Yes, and stop thinking notes for a second and try just not thinking. Just play what you hear in your head trying to use your strength of will alone to make it be... my out notes come from hitting wrong notes that fit for some reason, and I go with it, or from a phrase that isn't out but sounds out. Of course organized "outside" playing is around, just not for me (yet). Ever try "rhythmic outside", just phrasing your stuff in odd ways? Or try using large intervals, a lot of John Scofield's stuff sounds very outside, but he's not playing outside, he's using big intervals. But maybe you may have your own way.

05-09-2005, 04:45 PM
Here's some links with some very good ideas on how to apporach outside, atonal, and dodecaphonic playing.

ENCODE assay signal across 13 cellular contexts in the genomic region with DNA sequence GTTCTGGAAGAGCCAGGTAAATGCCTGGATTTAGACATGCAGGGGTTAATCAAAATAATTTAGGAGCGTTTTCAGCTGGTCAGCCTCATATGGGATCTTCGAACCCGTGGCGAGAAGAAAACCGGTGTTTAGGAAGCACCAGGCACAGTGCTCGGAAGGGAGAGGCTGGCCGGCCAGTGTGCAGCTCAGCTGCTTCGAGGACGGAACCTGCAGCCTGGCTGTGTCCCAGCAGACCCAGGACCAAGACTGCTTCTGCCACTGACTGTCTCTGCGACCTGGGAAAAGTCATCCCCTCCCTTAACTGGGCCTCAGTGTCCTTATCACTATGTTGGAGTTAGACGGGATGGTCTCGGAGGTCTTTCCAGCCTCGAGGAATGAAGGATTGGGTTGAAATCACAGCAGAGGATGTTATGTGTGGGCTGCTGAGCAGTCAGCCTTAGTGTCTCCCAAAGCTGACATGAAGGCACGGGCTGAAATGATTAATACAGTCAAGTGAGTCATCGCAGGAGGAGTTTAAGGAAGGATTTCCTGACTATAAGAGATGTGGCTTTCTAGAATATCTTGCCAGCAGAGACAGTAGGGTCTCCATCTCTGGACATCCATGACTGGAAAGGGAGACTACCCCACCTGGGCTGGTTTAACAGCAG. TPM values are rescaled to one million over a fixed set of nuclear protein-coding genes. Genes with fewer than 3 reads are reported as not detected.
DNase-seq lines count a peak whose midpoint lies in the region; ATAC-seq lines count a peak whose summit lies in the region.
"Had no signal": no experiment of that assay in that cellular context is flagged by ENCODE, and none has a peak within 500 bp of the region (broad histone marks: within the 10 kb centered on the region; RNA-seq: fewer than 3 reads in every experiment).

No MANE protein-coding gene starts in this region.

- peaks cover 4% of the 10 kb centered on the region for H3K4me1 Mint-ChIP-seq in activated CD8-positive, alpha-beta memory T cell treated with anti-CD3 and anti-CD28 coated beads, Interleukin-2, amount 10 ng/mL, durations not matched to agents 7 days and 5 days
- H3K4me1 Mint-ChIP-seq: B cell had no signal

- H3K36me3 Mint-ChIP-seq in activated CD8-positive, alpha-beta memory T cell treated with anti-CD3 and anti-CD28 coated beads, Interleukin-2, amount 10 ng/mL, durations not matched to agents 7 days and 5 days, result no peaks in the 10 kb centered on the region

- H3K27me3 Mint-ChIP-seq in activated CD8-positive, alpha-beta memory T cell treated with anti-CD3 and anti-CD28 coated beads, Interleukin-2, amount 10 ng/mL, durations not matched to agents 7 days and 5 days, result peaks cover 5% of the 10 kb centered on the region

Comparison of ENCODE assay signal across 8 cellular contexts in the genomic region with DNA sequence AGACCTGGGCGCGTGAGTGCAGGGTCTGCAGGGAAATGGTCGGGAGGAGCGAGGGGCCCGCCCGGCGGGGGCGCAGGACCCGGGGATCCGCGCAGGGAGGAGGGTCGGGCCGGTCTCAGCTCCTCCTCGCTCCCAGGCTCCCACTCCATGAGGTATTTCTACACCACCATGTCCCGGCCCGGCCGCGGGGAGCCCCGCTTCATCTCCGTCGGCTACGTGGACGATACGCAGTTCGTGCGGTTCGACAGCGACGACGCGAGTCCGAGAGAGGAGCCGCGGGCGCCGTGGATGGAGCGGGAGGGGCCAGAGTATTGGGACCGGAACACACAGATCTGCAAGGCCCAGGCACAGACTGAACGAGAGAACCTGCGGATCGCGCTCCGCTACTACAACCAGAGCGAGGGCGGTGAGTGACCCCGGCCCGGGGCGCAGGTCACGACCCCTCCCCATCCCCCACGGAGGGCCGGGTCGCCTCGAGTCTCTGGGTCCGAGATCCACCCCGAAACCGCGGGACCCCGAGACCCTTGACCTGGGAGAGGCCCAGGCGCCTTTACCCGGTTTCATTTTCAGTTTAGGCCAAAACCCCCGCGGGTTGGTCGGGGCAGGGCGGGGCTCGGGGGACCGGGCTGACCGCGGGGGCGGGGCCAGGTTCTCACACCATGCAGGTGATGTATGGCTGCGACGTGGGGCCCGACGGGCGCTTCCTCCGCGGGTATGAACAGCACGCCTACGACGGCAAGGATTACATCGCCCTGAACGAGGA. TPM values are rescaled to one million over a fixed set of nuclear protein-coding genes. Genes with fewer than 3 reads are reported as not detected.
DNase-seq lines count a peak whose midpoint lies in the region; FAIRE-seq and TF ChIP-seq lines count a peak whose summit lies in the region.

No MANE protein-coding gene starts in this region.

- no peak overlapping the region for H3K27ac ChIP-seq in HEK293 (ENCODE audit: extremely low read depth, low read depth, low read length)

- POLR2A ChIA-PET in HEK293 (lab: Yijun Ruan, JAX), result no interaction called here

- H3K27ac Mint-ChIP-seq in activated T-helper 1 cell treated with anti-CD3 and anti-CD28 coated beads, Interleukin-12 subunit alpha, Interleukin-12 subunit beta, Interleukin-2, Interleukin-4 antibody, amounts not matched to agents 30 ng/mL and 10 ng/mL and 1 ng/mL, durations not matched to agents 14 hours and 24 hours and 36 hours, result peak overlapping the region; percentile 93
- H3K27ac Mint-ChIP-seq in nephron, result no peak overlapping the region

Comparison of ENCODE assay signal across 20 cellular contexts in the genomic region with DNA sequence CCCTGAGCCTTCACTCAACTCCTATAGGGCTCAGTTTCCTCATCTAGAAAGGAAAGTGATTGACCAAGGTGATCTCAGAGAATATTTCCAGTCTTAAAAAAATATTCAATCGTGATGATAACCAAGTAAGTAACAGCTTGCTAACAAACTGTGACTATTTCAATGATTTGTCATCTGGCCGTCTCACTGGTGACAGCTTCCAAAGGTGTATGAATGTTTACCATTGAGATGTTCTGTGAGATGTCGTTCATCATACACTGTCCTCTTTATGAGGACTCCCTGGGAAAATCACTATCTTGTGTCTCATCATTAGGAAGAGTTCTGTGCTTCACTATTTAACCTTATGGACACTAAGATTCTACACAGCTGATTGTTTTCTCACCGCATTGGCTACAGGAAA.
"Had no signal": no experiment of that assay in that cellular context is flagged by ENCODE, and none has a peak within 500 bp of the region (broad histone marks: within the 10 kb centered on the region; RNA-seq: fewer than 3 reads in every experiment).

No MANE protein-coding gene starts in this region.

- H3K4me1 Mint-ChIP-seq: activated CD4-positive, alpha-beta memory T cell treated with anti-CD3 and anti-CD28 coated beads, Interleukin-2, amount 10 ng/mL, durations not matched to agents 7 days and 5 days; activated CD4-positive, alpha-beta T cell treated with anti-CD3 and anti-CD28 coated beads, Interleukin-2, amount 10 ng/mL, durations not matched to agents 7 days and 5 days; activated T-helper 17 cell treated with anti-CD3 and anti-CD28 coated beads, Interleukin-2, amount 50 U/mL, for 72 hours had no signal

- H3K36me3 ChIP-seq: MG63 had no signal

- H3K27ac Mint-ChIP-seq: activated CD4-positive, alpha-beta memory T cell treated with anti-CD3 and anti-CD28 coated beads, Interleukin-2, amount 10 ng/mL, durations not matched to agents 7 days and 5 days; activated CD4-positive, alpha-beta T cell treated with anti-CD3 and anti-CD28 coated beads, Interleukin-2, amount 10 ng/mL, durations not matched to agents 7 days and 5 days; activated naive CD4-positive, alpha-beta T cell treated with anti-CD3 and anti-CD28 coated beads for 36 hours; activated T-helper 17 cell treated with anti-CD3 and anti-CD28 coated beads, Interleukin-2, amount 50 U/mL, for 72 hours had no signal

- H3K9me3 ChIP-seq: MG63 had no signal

Quadratonal Arpeggios (http://www.ibreathemusic.com/forums/showthread.php?t=3849&highlight=quadratonal+arpeggios)
Dodecaphonics/Serialism/Atonality (http://www.ibreathemusic.com/forums/showthread.php?t=6281&highlight=Pentadecaphonic)

I think Quadritonal Arpeggios I believe are a more easier way to play outside. Tone-rows, and dodecaphonics tend to be a little more challenging especially when trying to find a decent tone row out of millions of combinations. They're best used for adding tension to a certain lick/passage etc etc. A very good explanation is one the second page by VidKid (it's the very last post on the second page), from there it gets more interesting.

The Dodecaphonic thread originally starts off as a pentadecaphonic scale thread but quickly goes to serialism and many concepts associated with it. I have a certain idea as far as the 12-matrix goes that allows for some very odd progressions and sounds. It can get VERY wierd sounding. Keep in mind though, that if your prime row is chromatically increasing or decreasing your other rows are going to look very similar and it won't offer a large amount of variation.